Power-efficient Server-class Performance from Arrays of Laptop Disks - PDF

Please download to get full document.

View again

of 16
All materials on our website are shared by users. If you have any questions about copyright issues, please report us to resolve them. We are always happy to assist you.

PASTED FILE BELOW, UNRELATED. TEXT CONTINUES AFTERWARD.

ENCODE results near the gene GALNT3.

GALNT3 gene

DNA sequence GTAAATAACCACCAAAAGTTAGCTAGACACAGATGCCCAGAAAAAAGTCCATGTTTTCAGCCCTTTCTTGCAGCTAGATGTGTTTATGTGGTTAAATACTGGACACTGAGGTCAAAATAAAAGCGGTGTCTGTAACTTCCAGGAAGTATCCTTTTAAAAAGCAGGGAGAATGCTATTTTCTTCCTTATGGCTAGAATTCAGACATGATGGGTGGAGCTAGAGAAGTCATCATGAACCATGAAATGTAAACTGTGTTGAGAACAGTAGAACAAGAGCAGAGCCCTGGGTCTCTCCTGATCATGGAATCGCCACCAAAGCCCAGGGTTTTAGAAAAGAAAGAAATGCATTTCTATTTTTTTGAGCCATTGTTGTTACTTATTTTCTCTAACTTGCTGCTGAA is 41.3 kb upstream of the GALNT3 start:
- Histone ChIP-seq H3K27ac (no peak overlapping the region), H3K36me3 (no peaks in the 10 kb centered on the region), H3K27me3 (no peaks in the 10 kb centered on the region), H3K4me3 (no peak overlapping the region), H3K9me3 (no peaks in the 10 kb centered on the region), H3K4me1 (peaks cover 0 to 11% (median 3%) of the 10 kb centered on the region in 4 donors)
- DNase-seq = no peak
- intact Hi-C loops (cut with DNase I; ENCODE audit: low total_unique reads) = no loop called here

Information Report
Category:

Business

Published:

Views: 55 | Pages: 16

Extension: PDF | Download: 0

Share
Related documents
Description
Power-efficient Server-class Performance from Arrays of Laptop Disks Athanasios E. Papathanasiou and Michael L. Scott The University of Rochester Computer Science Department Rochester, New York Technical
Transcript